Ways to Make Your Relationships Better
When you’re trying to build a family and it’s not happening as quickly as you expected, you may not realize that impact that infertility will have on your personal relationships. This not only includes your partner, but your extended family and friends.
More Ways to Support RESOLVE:
You and Your Partner's Relationship
Let’s talk about sex…Wait, what sex? Going through an infertility work-up can desensitize even the most sexually active couple. All of a sudden you are thrown into a situation where any sense of privacy is thrown out the window.
Someone was recently recounting her hysterosalpingogram: the physician had trouble injecting the dye into her so at one point six people were in the room trying to figure out what to do. “Hello, anyone else want to join us in here, my uterus is on display.”
It is understandably difficult to go from that to making love with your partner. Naturally, infertility not only increases normal levels of stress, but it can put a damper on our sexuality. Men and women alike suffer the consequences of infertility treatment. When it becomes imperative to have intercourse at specific times, making love becomes baby making. What was once an intimate moment can become very clinical.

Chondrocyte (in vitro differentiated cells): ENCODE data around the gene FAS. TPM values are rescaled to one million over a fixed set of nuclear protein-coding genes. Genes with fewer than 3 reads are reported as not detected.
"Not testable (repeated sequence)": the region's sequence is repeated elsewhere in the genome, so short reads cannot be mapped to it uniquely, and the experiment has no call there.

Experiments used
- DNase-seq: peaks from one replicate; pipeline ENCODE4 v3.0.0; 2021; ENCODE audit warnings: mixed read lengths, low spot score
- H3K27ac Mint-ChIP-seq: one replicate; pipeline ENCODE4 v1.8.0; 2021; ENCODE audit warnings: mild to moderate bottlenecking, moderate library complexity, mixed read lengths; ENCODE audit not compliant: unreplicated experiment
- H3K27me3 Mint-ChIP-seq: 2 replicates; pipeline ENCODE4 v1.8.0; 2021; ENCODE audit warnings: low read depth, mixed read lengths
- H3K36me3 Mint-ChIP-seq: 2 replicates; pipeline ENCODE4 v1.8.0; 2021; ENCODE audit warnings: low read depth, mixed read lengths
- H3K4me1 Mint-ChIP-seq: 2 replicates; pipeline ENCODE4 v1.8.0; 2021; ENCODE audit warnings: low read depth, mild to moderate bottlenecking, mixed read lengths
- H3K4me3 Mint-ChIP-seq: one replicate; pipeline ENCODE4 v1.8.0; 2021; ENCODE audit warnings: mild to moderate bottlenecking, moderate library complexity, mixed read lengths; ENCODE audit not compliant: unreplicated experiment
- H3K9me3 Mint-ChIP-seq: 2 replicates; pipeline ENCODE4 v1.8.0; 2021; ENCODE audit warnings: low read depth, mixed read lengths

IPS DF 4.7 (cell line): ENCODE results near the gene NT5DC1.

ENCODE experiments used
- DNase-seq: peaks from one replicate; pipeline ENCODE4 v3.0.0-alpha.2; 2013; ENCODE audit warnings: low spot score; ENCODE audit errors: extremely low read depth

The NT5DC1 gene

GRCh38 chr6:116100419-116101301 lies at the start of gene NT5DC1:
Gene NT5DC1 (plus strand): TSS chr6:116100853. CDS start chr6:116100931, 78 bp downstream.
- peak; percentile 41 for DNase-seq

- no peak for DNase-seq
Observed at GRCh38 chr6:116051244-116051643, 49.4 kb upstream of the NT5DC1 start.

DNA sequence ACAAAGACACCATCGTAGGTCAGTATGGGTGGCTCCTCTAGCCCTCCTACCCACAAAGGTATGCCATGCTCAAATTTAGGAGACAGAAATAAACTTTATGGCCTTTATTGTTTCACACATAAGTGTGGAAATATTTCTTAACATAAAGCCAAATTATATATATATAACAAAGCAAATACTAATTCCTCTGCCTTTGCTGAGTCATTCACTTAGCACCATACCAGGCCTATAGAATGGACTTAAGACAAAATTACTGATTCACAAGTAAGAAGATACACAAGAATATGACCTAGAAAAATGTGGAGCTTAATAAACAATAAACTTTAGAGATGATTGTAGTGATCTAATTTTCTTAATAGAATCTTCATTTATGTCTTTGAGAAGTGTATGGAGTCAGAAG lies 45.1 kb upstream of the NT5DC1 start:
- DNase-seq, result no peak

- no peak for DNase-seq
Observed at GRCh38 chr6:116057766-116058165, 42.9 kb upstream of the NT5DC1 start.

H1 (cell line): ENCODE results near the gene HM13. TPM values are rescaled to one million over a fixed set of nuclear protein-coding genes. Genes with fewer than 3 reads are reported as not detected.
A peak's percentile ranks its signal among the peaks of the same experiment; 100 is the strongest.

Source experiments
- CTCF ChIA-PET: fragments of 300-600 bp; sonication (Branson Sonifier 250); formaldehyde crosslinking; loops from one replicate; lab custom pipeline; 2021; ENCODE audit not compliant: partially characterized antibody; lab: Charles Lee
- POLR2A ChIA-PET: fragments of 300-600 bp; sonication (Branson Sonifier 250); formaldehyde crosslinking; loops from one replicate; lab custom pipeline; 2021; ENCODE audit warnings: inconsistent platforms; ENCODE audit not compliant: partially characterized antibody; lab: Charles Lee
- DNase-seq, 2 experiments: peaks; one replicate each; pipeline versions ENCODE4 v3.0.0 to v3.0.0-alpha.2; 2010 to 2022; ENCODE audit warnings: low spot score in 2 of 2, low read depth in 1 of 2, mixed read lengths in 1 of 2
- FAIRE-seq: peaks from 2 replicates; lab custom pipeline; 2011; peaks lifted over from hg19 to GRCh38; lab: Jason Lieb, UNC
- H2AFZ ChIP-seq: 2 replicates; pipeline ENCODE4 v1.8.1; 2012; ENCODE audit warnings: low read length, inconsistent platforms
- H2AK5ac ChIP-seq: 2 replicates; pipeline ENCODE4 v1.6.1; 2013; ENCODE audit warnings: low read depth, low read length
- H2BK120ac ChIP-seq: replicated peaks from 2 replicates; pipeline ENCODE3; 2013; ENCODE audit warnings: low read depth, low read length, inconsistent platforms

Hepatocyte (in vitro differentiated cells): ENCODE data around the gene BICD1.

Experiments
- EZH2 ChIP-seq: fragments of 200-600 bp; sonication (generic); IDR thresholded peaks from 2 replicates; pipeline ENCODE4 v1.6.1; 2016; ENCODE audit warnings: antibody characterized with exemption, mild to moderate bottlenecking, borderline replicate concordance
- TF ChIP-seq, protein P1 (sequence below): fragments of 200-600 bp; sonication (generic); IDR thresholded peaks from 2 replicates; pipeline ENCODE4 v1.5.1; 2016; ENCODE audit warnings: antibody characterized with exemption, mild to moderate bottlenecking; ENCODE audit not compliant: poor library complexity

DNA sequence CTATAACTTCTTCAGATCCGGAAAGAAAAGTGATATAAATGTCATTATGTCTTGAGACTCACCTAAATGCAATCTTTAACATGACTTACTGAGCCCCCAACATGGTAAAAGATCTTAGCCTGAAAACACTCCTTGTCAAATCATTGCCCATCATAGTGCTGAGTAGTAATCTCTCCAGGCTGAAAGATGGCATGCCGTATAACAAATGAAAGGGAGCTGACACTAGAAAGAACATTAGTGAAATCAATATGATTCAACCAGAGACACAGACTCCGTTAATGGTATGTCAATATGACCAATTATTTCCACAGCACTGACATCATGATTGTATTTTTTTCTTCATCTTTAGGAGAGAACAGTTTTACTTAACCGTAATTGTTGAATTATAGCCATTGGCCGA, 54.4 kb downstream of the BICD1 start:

Here are some ways to make sure you’re not neglecting each other
- Have “Fertility Free” days. Don’t talk about it, remember what makes you happy about your love.
- Listen. Remember, you’re both going through this together. While it may feel like you’re taking on the majority of the tests and stress, you’re not alone in this.
- Fun. Don’t forget fun. Schedule some fun just like you’re scheduling all the appointments.
Relationships with Your Friends
Your friends who have not experienced infertility may not know what to say. And that’s ok. Just as you may not know what to say facing something that you’ve never dealt with either. But we all know with infertility, for some reason, people think they know what to say when in fact, they do not. Luckily we’ve put together somethings that you can pass along, to help guide them through a conversation.
When it comes to your closest friends, let them know how you’re feeling and be up front with what you’ve comfortable doing and not doing. If it’s a baby shower and you’re not up for it, let them know. If it’s a get together and all the babies/kids are included, take a pass and schedule some “girl time” for another date. Be your own advocate during this difficult time.